Drinking Roundup Herbicide Makes Men Live Longer

By: Myles Power Edited by: Peter & Hannah

In September of last year, the highly discredited paper ‘Long-term Toxicity of a Roundup Herbicide and a Roundup-Tolerant Genetically Modified Maize‘ was published in the journal ‘Food and Chemical Toxicology’. Most people have heard of this paper, as it is currently being promoted by every anti-GMO group on the planet, as it supposedly shows a link between GMOs, cancer and premature death. I have previously written about this paper and its lack of scientific merit, including its sample size being too small, the choice of rats that are known to spontaneously grow tumours, and for misleading the reader into thinking that the tumours don’t occur in the control group. I also wrote about how I find this research to be HIGHLY unethical, as the scientists involved allowed the rats (known for spontaneously growing tumours) to remain alive, while 25% of their body weight was tumours so they could get pointless unscientific pictures. The only reason I can think of for them doing this is to provoke an emotional response in the reader.

Tumors-Rats1Pictures of rats from the paper

However, some people online who have read my article refuse to change their mind regarding the paper. They simply shout “SHILL” and disregard everything I have said. These people believe that the paper is correct and there is a link between GM-maize and cancer. They also believe that this GM-maize will have the same effect in humans as it does in the rats. To these people I say, if you think this paper shows a link between GM-maize and cancer then you must also believe that drinking large concentrations of roundup herbicide will make men live longer.

To understand how the paper ‘proves’ the link between roundup and prolonged life in men, we first need to talk about the experiment itself. The experiment involved 100 male and 100 female albino Sprague-Dawley rats, who were divided into groups of 10. For each sex, a control group was fed on plain water and standard maize. Six groups were fed with 11%, 22% and 33% of GM-maize, either treated with Roundup or not. The final three groups were fed with the control maize, but had access to water contaminated with 1.1×10-8% (the contaminating level of some regular tap waters), 0.09% (concentrations found in some GM feed) and 0.5% (half of the minimal agricultural working dilution) of Roundup. The results apparently showed that 50% of males and 70% of females died prematurely, compared with only 30% and 20% in the control group.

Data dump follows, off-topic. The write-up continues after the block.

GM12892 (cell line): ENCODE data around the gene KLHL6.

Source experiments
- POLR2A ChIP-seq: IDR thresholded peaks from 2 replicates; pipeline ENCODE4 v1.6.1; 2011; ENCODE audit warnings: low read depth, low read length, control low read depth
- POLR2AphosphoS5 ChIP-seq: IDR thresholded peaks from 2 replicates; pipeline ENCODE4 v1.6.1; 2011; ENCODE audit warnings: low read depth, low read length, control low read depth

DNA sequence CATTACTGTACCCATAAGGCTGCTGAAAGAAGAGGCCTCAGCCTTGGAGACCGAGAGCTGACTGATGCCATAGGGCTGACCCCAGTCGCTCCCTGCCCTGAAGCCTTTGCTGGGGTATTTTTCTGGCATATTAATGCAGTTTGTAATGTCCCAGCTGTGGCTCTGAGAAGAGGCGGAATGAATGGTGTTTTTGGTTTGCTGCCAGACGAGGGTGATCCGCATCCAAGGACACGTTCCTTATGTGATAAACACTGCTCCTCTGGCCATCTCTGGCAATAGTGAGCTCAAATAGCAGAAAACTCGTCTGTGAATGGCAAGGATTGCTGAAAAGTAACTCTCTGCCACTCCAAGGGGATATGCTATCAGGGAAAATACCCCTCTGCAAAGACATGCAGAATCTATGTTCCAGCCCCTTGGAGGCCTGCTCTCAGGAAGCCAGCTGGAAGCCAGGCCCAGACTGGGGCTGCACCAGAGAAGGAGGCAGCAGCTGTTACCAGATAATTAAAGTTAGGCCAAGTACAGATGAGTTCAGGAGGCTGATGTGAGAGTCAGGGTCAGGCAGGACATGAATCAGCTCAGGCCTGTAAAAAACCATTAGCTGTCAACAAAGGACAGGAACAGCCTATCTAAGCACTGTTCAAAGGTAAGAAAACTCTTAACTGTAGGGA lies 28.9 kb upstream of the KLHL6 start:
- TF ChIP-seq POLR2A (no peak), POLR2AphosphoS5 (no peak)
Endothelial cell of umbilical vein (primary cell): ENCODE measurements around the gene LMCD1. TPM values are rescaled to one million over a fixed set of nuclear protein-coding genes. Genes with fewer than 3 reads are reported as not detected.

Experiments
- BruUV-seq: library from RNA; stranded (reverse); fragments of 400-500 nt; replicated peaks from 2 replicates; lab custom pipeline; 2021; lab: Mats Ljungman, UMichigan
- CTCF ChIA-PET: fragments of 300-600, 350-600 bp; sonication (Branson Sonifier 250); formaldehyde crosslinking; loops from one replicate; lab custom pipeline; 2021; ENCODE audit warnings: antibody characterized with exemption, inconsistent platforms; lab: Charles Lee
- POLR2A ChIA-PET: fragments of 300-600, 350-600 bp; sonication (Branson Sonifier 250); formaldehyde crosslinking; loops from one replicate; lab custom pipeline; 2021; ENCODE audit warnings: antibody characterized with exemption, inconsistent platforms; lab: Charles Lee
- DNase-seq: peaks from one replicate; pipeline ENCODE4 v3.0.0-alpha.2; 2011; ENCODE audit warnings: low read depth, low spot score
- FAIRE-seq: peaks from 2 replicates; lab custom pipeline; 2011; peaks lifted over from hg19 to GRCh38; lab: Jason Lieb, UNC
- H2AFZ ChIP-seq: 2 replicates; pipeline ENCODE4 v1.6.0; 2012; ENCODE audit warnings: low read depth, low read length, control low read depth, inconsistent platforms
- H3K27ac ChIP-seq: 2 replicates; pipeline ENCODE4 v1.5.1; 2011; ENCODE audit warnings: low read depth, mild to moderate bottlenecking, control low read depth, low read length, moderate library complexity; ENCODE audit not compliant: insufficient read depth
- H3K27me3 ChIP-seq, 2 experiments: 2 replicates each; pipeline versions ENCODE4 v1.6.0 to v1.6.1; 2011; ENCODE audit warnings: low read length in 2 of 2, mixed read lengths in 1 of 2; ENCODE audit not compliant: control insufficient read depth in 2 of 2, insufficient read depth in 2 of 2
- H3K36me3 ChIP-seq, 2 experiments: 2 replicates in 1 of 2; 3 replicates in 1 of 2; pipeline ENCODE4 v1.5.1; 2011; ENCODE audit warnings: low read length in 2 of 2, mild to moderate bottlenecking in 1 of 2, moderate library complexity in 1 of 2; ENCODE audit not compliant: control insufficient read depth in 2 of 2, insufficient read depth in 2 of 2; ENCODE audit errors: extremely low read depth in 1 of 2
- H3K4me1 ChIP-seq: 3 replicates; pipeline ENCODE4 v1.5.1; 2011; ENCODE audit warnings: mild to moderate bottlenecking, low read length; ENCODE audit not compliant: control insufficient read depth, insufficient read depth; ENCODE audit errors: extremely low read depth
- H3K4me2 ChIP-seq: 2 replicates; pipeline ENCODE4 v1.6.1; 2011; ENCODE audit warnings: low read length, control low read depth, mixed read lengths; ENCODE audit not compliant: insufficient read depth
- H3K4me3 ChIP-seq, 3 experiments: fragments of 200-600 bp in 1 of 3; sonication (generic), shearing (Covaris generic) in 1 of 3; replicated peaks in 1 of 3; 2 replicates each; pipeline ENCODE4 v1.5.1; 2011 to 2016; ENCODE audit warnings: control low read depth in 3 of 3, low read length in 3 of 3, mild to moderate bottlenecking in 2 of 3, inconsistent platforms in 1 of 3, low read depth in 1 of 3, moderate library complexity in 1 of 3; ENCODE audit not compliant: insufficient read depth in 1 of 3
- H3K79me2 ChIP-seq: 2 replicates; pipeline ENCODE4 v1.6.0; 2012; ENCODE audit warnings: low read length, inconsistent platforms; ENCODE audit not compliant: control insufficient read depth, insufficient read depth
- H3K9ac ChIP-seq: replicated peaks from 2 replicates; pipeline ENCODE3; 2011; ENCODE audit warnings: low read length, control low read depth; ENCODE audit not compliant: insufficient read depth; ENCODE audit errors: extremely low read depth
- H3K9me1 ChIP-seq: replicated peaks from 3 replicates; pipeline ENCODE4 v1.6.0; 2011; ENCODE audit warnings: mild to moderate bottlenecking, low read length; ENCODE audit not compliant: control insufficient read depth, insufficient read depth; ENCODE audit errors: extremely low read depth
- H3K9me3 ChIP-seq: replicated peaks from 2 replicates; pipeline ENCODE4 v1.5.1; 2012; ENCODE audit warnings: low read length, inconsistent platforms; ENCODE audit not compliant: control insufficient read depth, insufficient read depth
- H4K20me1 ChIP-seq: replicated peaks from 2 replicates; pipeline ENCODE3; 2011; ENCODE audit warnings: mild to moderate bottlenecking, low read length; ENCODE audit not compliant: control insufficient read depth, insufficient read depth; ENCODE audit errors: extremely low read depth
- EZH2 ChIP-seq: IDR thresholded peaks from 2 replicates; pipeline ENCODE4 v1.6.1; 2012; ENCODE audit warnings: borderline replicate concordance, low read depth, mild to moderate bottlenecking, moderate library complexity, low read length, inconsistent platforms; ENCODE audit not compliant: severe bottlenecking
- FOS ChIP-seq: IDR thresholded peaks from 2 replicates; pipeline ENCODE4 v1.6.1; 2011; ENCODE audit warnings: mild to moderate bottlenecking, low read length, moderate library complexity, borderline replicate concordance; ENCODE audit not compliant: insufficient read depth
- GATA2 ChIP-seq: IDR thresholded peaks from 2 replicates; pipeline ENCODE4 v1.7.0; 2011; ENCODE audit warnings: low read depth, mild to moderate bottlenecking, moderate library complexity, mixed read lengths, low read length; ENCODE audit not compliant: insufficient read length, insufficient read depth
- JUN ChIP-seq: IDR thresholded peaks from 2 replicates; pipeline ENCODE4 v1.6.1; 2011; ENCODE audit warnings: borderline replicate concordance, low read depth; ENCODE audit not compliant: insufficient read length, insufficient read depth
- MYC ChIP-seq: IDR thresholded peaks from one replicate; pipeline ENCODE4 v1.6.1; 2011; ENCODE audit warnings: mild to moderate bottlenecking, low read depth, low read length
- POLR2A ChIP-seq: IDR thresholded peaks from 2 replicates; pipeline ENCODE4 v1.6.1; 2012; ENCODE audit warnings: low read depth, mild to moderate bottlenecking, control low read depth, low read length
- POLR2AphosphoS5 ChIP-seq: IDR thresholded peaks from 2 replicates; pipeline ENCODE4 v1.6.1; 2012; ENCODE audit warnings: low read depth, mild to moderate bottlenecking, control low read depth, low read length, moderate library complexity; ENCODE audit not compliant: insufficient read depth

If we look at the paper you will see there is something very strange with the table of data showing the mortality rates of the rats – it’s missing. For a paper that boasts about the death count of female rats fed GM-maize, this is very strange; especially considering they went to the trouble of producing a table that shows the rates of cancers in the rats in all groups. Instead of a nice neat table of data, we get six graphs to interpret the data from. Firstly, it should be said that these graphs are a mess. They use a series of lines differing in thickness to show the difference in the groups’ mortalities, with a dotted line representing the control group. The problem is that the lines are not different colours and frequently overlap making it difficult to see what is going on. They also have many other dotted lines going vertically for no reason and use the same key to show different things. For example, the think line represents rats that have been fed on 33% GM-maize but it also represents rats that have been given water contaminated with 0.5% Roundup herbicide. What we are left with is an almost unreadable mess and I believe that’s the whole point: it’s a mess so people don’t notice that  the paper shows a link between Herbicide and long life in male rats.